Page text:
Heuristics are rush processes or sudden processes with the use of probabilities which people use to come up with a certain decision which is in need of an urgent solution (nku. edu, 2007). These heuristics are on one side helpful if the person come up with the right judgment and on the other hand could be of harm if a person fails to analyze the situation properly and uses the wrong heuristics he or she was indeed to use (nku. edu, 2007). Generally, these heuristics are of good use yet have the tendency to give some errors regarding biases of the people. Many useful things are products of these heuristics.
The point to make these things useful is to make the right use of these things with the proper understanding of what is the real use of such things. Some of these things are fallacies which can help us decide regarding our judgment. The first fallacy shown in the activity is the conjunctive fallacy. This fallacy is referred to be the act of having the tendency to believe that the combination of two events have the higher tendency to occur compared to the tendency of occurring only one of its parts (udel. edu, 2007). The availability of the stereotypes and its representativeness causes the occurrence of the conjunctive fallacy (udel.
edu, 2007). These kind of fallacy affects the view and perspective of a person regarding a situation in where there could have been two choices and these two choices causes a dilemma concerning about the right choice to make or the right perspective to choose. Another fallacy shown in the activity is the gambler’s fallacy. This fallacy is known to be the act of having the notion to have a certain mistake regarding the odds of a fixed probability of something could increase or decrease depending upon the recent occurrence of the event (Carroll, 2007).
This fallacy is often used in a situation where a person thinks he have already in the same situation before and thinks that he can make use of the recent situation he had undergone to make a clever move or act regarding his previous situation. With this, we can say that a person uses the gambler’s fallacy when he or she ends up in a situation where he or she base his or her decision from the recent occurrence of a fair situation that happens to him which if we look further have the same chance of getting the same result and also the same chance of getting other results (Carroll, 2007).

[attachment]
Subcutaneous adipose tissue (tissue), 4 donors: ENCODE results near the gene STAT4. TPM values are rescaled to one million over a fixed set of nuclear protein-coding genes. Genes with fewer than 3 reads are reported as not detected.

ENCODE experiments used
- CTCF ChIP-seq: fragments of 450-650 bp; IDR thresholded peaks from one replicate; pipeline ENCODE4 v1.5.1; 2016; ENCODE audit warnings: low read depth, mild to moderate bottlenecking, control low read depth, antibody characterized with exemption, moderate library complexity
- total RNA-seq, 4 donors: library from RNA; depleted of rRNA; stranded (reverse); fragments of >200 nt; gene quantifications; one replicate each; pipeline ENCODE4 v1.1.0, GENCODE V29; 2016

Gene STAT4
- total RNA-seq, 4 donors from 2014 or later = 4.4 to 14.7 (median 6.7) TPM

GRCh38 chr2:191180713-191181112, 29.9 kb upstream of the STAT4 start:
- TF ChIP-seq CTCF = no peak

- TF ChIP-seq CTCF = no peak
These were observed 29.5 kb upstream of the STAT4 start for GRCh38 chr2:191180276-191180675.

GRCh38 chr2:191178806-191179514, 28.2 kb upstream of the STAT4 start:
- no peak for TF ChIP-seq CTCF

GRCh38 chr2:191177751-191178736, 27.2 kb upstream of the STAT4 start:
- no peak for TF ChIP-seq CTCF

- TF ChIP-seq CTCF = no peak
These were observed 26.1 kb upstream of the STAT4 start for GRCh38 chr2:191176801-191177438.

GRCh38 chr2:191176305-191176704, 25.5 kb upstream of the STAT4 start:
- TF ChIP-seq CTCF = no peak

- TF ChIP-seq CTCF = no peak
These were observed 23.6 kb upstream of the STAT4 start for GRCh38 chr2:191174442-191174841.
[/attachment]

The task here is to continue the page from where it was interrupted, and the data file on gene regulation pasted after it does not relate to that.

This fallacy is found to be useful for, what we can say, desperate people. The effectiveness of this fallacy is just based upon the luck of the person basing his decision upon the same situation which has the same choice of outcome yet not necessarily having the same outcome. The above discussed fallacies and concepts are found to be useful in the sense that they should be used properly with the right interpretation and understanding of these concepts and fallacies.
Having the right education regarding the right choice of fallacy and concepts to use depending upon the situation where you are in is a very important factor to be considered to come up with the right decision based on these concepts and fallacies. Yet, these concepts and fallacies don’t always guarantee you to have a great solution to your situation or to your problem. More often, these concepts and fallacies are being used unintentionally and unexpectedly due to some factors like cramming and having lack of time to decide due to the lack of the person’s ability to have a good decision under time pressure.
With the improper use of these concepts and fallacies people often come up with errors which could be ranged from simple errors to critical errors depending upon the weight of the importance of the situation to the person. On the brighter side, we can say that though errors may exists as we use these concepts, we are still very fortunate to be able to use them and from what we have encountered using them we must learn to produce our own way of decision making.From simple errors we learn and from critical errors we learn more.
Carroll, R. T. (2007). The Skeptic’s Dictionary. Retrieved July 17, 2007, from http://skepdic. com/gamblers. html. nku. edu. (2007). Judgment Heuristics and Biases [Electronic Version] from http://www. nku. edu/~garns/165/pptj_h. html. udel. edu. (2007). Descriptive Approaches to Decision Making [Electronic Version]. Retrieved July 17, 2007 from http://www. udel. edu/communication/COMM356/pavitt/chap12. htm.